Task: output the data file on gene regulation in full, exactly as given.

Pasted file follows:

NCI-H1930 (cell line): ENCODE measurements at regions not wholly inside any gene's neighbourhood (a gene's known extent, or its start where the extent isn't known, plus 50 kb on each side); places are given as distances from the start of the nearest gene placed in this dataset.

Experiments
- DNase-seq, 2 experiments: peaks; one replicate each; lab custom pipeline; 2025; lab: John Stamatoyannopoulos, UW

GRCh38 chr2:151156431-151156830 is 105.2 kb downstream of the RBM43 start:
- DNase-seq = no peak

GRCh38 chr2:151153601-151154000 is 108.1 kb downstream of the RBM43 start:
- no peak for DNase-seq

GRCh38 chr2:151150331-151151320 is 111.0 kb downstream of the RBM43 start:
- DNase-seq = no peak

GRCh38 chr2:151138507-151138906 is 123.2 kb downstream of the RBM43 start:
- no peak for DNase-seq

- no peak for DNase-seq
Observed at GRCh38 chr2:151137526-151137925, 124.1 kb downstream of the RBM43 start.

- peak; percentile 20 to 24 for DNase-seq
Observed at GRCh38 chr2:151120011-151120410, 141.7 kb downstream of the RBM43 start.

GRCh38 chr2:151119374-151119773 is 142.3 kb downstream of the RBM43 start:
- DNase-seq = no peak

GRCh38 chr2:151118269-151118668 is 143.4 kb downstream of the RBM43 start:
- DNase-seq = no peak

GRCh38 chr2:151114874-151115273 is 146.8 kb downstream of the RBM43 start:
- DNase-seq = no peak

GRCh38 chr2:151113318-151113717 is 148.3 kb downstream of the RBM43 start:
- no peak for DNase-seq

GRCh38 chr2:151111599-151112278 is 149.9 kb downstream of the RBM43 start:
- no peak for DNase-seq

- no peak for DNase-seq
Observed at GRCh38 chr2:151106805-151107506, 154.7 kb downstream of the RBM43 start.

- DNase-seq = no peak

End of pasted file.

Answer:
NCI-H1930 (cell line): ENCODE measurements at regions not wholly inside any gene's neighbourhood (a gene's known extent, or its start where the extent isn't known, plus 50 kb on each side); places are given as distances from the start of the nearest gene placed in this dataset.

Experiments
- DNase-seq, 2 experiments: peaks; one replicate each; lab custom pipeline; 2025; lab: John Stamatoyannopoulos, UW

GRCh38 chr2:151156431-151156830 is 105.2 kb downstream of the RBM43 start:
- DNase-seq = no peak

GRCh38 chr2:151153601-151154000 is 108.1 kb downstream of the RBM43 start:
- no peak for DNase-seq

GRCh38 chr2:151150331-151151320 is 111.0 kb downstream of the RBM43 start:
- DNase-seq = no peak

GRCh38 chr2:151138507-151138906 is 123.2 kb downstream of the RBM43 start:
- no peak for DNase-seq

- no peak for DNase-seq
Observed at GRCh38 chr2:151137526-151137925, 124.1 kb downstream of the RBM43 start.

- peak; percentile 20 to 24 for DNase-seq
Observed at GRCh38 chr2:151120011-151120410, 141.7 kb downstream of the RBM43 start.

GRCh38 chr2:151119374-151119773 is 142.3 kb downstream of the RBM43 start:
- DNase-seq = no peak

GRCh38 chr2:151118269-151118668 is 143.4 kb downstream of the RBM43 start:
- DNase-seq = no peak

GRCh38 chr2:151114874-151115273 is 146.8 kb downstream of the RBM43 start:
- DNase-seq = no peak

GRCh38 chr2:151113318-151113717 is 148.3 kb downstream of the RBM43 start:
- no peak for DNase-seq

GRCh38 chr2:151111599-151112278 is 149.9 kb downstream of the RBM43 start:
- no peak for DNase-seq

- no peak for DNase-seq
Observed at GRCh38 chr2:151106805-151107506, 154.7 kb downstream of the RBM43 start.

- DNase-seq = no peak